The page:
— Ashante Taylorcox, Associate Professional Counselor in Marlton, NJ

Being part of the adoption triad can be complicated. There can be an extraordinary amount of love, but there is also a huge amount of loss. Many adopted kids feel the loss, but don't understand it nor know how to articulate it. Who am I? Why was I given up? We discuss these issues in a loving and safe space. Working with the parents helps them understand their child's struggles and learn that this is not a rejection of their love, but a necessary part of the adoption process.

— Laurie Levine, Licensed Clinical Social Worker in Herndon, VA

Children who are adopted out of traumatic situations often have behavioral issues arising from the past trauma. PCIT was researched and developed out of UC Davis Children's Hospital with a focus on children who have trauma, foster care, and adoption histories. Hope is available. With PCIT, together we can work to transform your child's behaviors and bring peace and warmth back to your family interactions again!

— Dawn Hamilton, Licensed Marriage & Family Therapist in Redlands, CA
 

Being a part of a family who adopted a child, I have a unique perspective on how adoption can affect each participant in the process. Adoption can elicit joy and grief, fulfillment and loss, connection and isolation. I work with adoptive parents, adopted children, and first families to help process the impact of adoption on each individual.

— Julianne Fox, Licensed Marriage & Family Therapist in Walnut Creek, CA

As an adoption counselors I work with adoptees, birth parents and adoptive families to help them understand and cope with the emotions surrounding adoption. Adoption can have a deep impact. The better an adoption is handled at all stages, the more likely it is to form a healthy family.

— Dana Philossaint, Licensed Clinical Social Worker in Summerville, GA
 

As an adoptive parent and member of an extended birth family in reunion, I bring my own experiences and sensitivity to the task of providing adoptees, adoptive parents, and birth family members the support they need to tackle the complex issues inherent in adoption. I provide support groups, individual consultations on adoption-related issues, parenting coaching, and ongoing psychotherapy. I work primarily with teens and adults, both adoptees, first family and those parenting adopted children.

— Amy Hecht, Clinical Psychologist in Charlotte, NC

Adoption involves trauma and working through abandonment and attachment issues. In a nonjudgemental and empathic environment, I assist you in developing your sense of self out of hard circumstances.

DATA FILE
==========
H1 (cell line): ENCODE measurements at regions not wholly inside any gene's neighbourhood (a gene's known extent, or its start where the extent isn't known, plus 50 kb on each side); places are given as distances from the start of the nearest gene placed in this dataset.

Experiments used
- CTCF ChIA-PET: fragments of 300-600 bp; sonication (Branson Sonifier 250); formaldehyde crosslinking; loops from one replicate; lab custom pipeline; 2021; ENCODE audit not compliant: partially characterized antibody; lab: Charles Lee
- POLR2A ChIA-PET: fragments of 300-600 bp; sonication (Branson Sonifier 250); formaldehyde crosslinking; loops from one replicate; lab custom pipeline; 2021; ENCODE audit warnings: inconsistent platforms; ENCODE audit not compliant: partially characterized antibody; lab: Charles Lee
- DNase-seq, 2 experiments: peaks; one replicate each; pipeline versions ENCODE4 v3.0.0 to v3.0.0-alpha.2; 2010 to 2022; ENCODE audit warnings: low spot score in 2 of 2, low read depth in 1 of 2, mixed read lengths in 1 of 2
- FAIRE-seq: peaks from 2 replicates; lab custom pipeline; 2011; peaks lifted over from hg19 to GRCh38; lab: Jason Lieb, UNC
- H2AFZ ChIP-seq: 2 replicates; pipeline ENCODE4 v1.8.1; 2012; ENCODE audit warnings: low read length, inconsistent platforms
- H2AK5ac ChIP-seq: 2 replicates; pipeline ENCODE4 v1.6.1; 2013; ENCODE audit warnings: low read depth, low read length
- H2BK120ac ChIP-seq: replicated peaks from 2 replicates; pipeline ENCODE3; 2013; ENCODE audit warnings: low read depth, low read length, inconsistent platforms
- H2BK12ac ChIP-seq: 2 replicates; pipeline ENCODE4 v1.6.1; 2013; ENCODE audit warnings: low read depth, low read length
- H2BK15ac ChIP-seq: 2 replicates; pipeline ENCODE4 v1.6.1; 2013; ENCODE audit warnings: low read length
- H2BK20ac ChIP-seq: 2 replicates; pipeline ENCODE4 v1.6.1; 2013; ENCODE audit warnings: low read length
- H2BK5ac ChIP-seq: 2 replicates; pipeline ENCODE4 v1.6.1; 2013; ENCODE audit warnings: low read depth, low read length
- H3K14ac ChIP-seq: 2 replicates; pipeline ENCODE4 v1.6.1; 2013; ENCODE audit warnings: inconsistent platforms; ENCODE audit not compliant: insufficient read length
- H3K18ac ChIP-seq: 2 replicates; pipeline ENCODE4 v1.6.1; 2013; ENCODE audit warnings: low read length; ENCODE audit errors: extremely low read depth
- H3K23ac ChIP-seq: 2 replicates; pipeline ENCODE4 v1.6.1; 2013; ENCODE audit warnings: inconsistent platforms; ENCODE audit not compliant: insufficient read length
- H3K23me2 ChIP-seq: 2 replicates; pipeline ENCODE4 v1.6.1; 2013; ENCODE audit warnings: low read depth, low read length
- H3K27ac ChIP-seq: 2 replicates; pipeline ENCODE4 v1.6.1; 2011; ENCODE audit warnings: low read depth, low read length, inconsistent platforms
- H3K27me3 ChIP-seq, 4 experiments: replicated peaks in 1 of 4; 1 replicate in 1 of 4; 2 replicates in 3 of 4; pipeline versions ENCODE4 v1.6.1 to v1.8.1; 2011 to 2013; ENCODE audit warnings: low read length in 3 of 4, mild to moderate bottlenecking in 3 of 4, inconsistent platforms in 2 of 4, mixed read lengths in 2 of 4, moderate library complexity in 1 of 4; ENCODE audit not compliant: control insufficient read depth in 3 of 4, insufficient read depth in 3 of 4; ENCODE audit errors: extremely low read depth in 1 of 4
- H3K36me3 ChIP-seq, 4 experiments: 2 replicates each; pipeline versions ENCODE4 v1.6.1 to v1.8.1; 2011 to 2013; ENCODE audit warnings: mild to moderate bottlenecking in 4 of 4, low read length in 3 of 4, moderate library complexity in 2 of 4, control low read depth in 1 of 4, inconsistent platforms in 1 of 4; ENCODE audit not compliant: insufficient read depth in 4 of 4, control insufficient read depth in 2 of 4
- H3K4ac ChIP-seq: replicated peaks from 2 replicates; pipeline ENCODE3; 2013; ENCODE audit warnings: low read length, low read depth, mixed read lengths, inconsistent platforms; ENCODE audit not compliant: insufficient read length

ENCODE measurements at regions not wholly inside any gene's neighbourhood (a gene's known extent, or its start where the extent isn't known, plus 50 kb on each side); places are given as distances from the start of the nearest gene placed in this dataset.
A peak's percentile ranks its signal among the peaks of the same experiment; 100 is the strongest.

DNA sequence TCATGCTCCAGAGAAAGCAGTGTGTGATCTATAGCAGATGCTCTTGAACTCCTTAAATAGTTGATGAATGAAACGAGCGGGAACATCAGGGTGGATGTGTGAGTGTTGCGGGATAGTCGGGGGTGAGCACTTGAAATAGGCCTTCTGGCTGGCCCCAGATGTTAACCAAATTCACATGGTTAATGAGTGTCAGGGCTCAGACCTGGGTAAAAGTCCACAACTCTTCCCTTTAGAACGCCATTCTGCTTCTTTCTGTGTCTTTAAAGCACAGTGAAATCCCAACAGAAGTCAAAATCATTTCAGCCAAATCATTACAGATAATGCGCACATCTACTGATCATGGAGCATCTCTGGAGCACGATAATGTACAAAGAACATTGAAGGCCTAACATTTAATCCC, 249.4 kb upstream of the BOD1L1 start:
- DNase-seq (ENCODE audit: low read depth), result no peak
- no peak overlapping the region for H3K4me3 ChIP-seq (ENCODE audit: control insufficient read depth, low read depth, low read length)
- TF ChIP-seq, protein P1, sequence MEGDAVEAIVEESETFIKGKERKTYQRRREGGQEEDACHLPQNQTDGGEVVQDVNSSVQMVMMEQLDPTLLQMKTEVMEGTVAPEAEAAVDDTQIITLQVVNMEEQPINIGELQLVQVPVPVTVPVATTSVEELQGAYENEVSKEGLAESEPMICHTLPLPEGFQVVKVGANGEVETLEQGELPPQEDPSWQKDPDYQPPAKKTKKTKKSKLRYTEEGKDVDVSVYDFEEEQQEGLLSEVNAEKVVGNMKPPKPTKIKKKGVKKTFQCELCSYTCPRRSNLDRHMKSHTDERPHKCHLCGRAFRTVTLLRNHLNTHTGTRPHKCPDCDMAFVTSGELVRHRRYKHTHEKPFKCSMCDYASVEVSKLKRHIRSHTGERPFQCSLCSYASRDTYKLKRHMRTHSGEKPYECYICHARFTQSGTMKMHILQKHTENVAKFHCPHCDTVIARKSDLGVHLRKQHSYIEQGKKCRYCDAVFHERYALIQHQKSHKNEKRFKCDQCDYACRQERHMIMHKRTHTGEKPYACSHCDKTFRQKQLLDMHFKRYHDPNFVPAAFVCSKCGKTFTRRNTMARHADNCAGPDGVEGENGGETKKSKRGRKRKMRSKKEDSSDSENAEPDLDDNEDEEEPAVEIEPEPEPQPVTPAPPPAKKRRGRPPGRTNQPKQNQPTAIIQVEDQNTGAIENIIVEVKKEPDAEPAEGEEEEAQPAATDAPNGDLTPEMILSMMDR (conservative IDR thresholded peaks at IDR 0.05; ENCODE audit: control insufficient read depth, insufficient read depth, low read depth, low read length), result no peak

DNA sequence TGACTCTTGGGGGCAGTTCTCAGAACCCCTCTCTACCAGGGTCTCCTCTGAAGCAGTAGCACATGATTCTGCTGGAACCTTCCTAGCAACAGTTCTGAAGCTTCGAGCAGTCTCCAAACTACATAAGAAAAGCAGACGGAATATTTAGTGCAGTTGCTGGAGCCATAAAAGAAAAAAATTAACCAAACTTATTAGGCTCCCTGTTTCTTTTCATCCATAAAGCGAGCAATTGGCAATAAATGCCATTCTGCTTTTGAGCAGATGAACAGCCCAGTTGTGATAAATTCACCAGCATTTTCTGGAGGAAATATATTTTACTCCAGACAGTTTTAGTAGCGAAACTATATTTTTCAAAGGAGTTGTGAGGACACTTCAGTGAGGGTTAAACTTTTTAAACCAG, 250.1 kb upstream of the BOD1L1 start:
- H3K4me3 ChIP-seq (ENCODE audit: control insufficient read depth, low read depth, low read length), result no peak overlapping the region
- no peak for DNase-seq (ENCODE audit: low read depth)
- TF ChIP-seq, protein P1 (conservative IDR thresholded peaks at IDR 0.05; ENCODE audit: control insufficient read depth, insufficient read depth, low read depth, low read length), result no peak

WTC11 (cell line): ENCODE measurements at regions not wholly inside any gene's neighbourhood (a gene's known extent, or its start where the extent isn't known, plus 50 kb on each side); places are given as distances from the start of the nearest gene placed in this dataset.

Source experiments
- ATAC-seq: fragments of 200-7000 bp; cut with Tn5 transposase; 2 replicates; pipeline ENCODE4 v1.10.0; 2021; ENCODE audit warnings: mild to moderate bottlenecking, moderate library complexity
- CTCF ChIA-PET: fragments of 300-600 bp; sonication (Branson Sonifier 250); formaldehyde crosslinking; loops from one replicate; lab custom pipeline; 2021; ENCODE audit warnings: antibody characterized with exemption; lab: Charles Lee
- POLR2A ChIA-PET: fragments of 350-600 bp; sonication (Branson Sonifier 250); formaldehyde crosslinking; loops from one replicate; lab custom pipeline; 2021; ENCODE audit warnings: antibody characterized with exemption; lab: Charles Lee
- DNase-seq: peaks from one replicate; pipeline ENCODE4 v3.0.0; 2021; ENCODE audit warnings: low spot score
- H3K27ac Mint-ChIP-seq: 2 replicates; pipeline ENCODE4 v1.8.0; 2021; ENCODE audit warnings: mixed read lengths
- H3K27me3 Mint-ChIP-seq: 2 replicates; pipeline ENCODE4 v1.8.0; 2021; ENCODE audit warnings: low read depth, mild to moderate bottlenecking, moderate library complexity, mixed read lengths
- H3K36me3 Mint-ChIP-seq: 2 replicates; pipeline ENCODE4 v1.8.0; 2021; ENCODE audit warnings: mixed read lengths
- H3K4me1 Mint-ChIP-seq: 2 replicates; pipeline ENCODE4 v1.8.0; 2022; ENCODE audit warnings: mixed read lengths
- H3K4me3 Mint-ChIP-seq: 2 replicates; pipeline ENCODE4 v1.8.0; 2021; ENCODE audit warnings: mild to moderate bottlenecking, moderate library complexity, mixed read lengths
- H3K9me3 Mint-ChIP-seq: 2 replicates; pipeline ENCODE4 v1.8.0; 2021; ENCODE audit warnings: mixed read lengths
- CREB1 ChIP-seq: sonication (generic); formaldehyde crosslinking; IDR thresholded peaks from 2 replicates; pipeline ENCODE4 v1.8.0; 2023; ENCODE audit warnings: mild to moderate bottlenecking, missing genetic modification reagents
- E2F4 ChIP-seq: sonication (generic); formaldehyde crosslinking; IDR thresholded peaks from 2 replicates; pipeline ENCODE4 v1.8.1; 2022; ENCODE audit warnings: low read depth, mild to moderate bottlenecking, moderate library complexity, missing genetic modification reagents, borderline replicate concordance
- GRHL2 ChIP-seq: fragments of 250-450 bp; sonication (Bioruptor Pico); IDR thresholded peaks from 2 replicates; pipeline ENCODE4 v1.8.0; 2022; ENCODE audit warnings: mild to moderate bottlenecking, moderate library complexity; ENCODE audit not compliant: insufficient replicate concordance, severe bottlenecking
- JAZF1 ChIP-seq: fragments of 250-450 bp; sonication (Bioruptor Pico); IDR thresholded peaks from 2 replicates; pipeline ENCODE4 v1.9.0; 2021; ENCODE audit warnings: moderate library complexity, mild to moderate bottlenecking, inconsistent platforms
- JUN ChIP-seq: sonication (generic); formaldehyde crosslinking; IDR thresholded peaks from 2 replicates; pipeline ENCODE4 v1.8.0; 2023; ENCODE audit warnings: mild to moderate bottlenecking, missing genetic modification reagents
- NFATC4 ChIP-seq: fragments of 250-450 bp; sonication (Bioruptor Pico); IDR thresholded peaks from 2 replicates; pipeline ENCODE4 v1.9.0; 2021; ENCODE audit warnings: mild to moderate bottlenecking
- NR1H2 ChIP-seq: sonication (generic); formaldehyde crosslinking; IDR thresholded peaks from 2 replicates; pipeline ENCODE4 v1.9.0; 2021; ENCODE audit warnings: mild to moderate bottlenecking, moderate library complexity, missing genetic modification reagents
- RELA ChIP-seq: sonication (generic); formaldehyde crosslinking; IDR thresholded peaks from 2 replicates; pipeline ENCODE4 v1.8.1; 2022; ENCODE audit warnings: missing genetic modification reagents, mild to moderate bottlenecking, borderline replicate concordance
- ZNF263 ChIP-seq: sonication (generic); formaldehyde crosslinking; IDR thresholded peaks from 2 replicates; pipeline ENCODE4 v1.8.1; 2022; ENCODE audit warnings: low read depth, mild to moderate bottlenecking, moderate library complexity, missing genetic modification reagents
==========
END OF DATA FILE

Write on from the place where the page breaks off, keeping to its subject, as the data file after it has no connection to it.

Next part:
— Dr. Jill Klingler, Psychologist in Cincinnati, OH
 

An adoptive mom with over 10 years of professional experience as an adoption caseworker for a nonprofit adoption agency, I work with birth parents, adoptive parents, and adoptees and help each explore identity issues, relationship concerns, and reunification. Open adoption, closed adoption, private adoption, foster care — we explore the issues that clients have when they walk through my door.

— Amy Shore, Counselor in Sugar Land, TX

I work with adopted and foster children, teens, and adults. I am an adoptee myself and have specialized training to serve this community from my participation in Portland State University's Foster and Adoption Therapy Certificate Program.

— Sprout Therapy PDX, Licensed Professional Counselor in Portland, OR
 

I have extensive child welfare experience and education on issues pertaining to child abuse and neglect, various traumas, attachment, foster care, and permanency by way of adoption.

— Jennifer Lovelace, Licensed Clinical Social Worker in Fairfield, CA
 

Being a part of a family who adopted a child, I have a unique perspective on how adoption can affect each participant in the process. Adoption can elicit joy and grief, fulfillment and loss, connection and isolation. I work with adoptive parents, adopted children, and first families to help process the impact of adoption and promote healing and growth for everyone involved. I wrote my master's thesis on adoption and developed a therapy group to help adopted children.

— Julianne Fox, Licensed Marriage & Family Therapist in Walnut Creek, CA